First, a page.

refuted rumors that sent its share price tumbling Wednesday, saying that Chief Executive Allen Questrom isn't about to step down and that the company hasn't changed performance expectations.
In a statement Wednesday, Questrom said the firm will "have to work harder given the current environment," but that its turnaround strategy is "on track."
"I am very pleased with the progress the company has made to date, and look forward to completing J.C. Penney's five-year turnaround strategies," he said.
The reassurances did little to bolster the firm's share price, which was last down almost 9% at $16.00. To be sure, the entire market was weak Wednesday, with other retailers also declining. The S&P Retail index was down 1.6% at 285. Also, J.C. Penney had jumped 17% from the close of trade last Wednesday through Tuesday, suggesting that some pullback was in order.
Questrom has been doing an excellent job and has a big financial stake in the company," said Bernard Sosnick, an analyst at Fahnestock & Co. "It
was unlikely that the company would make such an announcement so soon before Christmas."
But other analysts said rumors that the CEO might be ready to move on to something new weren't so outlandish. While J.C. Penney is still in a transitional mode, the firm has made great strides over the last two years. Indeed, since Questrom took over as CEO in Sept. 2000, Penney's stock has risen 43%. And despite some concerns over the summer about low inventories' crimping sales, the firm has met most of its financial targets.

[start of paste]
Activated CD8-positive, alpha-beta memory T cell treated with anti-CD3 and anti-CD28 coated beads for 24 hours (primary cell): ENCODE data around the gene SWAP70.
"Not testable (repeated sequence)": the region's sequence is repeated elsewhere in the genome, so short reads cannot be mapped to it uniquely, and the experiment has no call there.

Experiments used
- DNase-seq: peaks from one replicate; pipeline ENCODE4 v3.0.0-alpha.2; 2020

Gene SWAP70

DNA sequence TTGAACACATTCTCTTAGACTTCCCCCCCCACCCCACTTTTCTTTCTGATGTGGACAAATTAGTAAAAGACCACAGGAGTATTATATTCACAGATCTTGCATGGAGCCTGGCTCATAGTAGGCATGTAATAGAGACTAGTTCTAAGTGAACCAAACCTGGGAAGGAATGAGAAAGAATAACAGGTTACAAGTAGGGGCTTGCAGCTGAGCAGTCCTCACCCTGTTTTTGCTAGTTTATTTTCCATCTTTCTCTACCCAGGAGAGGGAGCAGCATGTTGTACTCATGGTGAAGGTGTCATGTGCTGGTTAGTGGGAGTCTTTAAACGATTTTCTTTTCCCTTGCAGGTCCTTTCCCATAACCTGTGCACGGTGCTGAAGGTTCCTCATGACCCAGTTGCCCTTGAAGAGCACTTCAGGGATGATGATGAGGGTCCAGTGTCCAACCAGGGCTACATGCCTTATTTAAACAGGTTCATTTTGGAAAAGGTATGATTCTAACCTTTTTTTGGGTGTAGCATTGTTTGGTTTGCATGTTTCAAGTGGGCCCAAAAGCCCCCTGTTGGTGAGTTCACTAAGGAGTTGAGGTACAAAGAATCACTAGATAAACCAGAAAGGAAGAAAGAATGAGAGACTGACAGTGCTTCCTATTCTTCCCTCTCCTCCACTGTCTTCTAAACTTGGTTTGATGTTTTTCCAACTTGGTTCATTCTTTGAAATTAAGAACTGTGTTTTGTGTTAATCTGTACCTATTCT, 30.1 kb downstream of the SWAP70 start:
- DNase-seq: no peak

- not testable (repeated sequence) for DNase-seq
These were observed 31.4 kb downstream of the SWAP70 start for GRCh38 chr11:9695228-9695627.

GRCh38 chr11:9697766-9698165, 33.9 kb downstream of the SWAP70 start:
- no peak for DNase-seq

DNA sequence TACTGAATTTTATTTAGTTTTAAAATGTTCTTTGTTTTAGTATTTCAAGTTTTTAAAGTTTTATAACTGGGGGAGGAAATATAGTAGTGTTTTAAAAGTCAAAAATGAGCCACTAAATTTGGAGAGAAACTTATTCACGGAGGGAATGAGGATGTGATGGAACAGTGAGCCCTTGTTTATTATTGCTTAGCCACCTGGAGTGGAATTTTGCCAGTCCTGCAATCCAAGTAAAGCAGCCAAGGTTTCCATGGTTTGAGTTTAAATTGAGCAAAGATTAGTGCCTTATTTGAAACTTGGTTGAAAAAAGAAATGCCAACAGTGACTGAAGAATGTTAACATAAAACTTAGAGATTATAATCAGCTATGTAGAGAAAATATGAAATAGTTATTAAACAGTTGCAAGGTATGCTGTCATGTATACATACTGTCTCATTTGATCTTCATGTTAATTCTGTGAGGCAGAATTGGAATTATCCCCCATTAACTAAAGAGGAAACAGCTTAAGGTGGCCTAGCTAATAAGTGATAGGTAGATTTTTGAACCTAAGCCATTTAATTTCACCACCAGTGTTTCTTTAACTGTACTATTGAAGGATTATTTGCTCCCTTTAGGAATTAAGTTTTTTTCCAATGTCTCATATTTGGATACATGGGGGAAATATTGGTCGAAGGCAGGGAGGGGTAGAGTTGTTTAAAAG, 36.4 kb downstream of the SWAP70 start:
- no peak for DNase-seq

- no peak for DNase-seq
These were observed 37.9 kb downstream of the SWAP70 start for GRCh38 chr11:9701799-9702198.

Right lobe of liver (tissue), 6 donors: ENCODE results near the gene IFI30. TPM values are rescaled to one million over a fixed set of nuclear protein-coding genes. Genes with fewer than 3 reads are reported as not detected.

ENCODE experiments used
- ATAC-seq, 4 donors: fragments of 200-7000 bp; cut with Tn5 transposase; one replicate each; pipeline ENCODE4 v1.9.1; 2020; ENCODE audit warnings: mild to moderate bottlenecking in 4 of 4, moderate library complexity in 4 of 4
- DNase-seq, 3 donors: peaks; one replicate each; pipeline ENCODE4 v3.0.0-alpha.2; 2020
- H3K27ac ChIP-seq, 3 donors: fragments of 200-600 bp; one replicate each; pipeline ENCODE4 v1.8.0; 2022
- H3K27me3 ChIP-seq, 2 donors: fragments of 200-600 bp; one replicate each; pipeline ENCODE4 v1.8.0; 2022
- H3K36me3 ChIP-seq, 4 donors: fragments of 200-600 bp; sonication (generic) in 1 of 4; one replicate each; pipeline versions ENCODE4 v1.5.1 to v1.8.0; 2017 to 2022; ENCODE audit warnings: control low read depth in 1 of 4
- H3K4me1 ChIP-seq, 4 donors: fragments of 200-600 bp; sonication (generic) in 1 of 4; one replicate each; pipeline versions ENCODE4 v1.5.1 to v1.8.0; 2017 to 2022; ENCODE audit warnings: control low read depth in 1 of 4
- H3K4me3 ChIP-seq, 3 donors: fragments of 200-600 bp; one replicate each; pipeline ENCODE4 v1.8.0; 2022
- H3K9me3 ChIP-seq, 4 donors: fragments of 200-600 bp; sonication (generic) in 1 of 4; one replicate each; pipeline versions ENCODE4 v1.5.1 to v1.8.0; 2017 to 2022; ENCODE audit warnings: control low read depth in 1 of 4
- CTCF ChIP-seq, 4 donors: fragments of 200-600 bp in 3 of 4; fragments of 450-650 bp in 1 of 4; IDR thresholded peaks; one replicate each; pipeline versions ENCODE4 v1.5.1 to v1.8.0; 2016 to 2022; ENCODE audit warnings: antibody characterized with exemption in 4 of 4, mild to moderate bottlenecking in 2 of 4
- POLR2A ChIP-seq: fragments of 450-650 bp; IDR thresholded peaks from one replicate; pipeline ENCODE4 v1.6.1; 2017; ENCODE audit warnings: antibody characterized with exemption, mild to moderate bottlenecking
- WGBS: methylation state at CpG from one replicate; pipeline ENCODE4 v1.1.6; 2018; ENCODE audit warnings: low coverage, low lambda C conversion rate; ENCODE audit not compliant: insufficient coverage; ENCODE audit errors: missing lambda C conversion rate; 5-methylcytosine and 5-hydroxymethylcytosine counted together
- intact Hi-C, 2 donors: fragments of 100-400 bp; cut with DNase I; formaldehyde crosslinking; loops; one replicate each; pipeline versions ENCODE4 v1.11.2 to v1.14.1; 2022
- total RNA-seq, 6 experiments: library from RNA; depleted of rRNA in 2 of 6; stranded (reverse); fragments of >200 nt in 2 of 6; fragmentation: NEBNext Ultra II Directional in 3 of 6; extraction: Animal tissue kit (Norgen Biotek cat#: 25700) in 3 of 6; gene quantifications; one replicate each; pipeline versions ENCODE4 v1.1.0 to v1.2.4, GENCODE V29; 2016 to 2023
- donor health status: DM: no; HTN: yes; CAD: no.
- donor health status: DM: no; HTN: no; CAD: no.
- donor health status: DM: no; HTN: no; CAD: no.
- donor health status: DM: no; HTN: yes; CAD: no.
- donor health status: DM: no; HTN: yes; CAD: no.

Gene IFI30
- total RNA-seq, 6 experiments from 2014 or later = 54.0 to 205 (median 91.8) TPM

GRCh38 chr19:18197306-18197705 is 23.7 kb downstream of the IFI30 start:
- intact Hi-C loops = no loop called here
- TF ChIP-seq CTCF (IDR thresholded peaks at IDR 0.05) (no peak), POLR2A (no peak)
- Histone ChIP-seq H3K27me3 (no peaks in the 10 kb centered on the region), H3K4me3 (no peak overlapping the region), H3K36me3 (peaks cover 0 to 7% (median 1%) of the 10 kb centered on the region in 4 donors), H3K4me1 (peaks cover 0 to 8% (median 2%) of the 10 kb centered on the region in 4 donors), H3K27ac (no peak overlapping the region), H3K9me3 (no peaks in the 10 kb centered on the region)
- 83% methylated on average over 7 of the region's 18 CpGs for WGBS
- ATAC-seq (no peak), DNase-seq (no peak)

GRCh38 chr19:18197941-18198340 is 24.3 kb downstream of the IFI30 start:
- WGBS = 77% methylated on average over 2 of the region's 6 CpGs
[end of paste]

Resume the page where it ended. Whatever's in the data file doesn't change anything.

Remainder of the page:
"I think Mr. Questrom may be at a point in his career where he's more interested in turnaround and really challenging opportunities rather than maintenance," said Richard Hastings, vice president, chief economist and retail analyst at Cyber Business Credit.
"I think staying on at any company ultimately turns into a day-to-day maintenance job, and I don't think Questrom wants to do that," he said. "He's too creative."
Penney recently said it is comfortable with Wall Street expectations for third-quarter earnings of between 17 cents and 21 cents a share, and its own full-year guidance for earnings between 90 cents and $1 a share.
On Monday, the firm said October sales were tracking above its 3% to 4% estimates, with strength across all merchandise lines. Last month, same-store sales at department stores declined 3.1%, as demand for seasonal apparel waned, but other retailers also saw sales fall, while
each lowered their earnings projections for the year.
Before Questrom's arrival, Penney had struggled with stiff competition from trendier firms such as
as well as discount rivals such as Target. In his statement Wednesday, Questrom said the firm's merchants "have done a better job of being more on the mark as to what is going on with fashion."